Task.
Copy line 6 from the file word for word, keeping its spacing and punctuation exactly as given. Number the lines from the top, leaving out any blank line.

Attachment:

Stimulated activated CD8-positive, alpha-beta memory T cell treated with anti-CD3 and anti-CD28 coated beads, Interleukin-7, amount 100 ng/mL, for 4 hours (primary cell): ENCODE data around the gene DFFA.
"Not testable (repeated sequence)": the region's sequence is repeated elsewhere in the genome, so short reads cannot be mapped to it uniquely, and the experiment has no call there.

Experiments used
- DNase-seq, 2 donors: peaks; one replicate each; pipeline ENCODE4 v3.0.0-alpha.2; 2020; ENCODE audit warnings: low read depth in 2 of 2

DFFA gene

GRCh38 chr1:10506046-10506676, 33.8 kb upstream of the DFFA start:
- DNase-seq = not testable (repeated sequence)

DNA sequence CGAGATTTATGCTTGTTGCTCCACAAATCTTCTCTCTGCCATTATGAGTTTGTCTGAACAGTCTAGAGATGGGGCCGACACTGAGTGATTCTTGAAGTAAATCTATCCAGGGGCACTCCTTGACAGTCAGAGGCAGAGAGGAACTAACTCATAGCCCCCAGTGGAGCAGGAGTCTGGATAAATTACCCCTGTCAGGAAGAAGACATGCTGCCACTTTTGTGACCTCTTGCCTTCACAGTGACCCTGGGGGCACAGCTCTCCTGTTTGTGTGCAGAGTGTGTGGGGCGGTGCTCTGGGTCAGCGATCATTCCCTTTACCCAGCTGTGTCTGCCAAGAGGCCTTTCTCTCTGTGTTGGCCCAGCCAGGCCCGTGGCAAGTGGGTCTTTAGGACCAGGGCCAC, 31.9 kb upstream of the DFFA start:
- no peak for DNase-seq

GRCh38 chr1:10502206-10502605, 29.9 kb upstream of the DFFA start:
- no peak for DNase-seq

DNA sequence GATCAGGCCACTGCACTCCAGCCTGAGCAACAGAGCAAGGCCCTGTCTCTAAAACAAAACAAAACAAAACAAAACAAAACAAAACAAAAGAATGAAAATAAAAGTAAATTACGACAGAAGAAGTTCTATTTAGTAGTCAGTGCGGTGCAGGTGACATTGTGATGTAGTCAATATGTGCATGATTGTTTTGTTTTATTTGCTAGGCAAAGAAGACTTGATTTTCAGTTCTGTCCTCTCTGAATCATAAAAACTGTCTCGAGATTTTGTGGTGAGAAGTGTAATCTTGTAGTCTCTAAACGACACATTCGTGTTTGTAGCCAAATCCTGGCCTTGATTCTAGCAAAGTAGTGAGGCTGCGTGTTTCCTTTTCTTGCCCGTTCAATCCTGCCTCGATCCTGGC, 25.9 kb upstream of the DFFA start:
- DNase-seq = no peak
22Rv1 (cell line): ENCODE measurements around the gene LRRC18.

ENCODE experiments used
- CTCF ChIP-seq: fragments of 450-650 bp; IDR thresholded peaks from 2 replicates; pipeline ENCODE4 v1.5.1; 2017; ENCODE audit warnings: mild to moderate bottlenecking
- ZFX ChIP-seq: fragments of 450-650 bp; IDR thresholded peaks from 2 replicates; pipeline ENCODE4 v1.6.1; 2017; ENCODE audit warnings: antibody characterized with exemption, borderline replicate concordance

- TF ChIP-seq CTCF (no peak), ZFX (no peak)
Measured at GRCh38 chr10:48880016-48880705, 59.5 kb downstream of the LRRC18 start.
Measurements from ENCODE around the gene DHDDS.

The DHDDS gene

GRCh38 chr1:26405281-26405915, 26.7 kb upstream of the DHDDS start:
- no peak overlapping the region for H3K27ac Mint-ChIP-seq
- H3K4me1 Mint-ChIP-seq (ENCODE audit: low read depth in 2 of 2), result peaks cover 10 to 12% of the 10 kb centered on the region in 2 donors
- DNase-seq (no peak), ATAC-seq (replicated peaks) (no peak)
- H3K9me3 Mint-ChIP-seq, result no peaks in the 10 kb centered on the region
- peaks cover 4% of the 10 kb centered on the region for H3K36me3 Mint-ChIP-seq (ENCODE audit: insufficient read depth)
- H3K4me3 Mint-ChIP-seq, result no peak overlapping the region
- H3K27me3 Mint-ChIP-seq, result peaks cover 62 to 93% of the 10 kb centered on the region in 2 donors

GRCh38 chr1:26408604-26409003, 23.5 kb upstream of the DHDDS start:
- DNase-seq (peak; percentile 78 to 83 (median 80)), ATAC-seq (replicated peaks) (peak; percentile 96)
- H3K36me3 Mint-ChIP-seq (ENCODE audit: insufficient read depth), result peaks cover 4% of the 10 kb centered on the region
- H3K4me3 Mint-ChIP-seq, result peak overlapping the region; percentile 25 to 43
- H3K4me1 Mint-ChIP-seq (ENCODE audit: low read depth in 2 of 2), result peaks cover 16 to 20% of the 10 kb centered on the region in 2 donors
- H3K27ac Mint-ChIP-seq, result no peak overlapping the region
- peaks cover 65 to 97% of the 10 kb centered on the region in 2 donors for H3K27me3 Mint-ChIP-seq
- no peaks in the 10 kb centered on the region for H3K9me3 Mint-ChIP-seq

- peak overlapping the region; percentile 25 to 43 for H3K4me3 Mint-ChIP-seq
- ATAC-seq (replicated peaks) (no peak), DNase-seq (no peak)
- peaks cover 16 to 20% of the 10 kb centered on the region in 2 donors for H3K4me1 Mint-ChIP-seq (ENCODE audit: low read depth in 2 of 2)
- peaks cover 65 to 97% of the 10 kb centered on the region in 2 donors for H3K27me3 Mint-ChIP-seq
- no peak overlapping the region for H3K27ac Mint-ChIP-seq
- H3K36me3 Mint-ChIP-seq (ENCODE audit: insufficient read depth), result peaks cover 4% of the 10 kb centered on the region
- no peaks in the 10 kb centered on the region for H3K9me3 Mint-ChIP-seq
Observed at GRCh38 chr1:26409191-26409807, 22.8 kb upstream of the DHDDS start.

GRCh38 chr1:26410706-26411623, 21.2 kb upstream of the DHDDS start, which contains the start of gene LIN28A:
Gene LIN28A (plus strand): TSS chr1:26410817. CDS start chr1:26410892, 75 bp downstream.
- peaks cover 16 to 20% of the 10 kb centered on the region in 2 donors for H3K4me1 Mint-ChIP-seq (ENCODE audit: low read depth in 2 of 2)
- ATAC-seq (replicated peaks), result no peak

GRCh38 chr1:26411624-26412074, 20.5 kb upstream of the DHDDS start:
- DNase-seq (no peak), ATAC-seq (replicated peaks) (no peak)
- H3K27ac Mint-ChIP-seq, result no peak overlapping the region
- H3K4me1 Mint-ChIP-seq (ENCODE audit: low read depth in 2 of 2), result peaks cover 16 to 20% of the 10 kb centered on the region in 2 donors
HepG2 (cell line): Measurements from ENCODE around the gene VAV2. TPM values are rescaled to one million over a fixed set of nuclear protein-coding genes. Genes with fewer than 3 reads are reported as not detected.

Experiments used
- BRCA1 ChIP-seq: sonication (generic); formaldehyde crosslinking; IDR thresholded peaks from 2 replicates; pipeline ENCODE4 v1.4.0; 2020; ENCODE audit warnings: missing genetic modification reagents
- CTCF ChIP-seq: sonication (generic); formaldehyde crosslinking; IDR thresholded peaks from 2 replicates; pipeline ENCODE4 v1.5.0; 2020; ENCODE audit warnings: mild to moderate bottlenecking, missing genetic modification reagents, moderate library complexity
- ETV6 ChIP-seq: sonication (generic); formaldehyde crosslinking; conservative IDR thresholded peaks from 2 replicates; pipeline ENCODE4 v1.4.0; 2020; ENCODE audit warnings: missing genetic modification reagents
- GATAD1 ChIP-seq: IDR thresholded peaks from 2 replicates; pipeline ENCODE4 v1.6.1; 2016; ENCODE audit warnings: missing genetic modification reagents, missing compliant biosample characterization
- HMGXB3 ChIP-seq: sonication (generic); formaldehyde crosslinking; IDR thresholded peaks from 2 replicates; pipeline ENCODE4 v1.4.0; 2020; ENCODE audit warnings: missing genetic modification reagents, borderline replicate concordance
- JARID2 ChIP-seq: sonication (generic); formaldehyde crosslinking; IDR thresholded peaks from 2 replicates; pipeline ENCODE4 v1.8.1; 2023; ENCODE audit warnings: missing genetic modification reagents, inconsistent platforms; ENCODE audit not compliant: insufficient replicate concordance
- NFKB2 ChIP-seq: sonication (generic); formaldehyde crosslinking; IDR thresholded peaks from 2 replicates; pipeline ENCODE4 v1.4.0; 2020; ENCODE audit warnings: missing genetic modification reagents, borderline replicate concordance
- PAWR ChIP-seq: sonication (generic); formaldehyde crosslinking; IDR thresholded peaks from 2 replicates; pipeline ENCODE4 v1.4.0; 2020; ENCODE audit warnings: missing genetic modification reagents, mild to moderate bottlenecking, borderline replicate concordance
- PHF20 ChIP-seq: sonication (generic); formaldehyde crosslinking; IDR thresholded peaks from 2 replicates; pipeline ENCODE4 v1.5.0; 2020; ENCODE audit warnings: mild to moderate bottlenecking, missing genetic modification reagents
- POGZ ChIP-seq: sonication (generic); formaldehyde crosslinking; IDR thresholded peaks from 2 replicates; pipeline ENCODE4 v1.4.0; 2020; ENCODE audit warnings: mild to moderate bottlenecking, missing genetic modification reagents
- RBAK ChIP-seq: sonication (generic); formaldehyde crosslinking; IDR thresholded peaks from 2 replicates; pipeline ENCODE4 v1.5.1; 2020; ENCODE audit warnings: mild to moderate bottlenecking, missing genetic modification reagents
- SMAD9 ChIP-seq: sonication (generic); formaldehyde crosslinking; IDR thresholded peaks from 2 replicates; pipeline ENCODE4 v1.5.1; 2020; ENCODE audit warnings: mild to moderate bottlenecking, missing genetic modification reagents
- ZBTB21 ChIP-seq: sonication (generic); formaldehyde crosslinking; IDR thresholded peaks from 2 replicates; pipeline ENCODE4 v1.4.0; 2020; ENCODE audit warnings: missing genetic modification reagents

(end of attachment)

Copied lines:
GRCh38 chr1:10506046-10506676, 33.8 kb upstream of the DFFA start: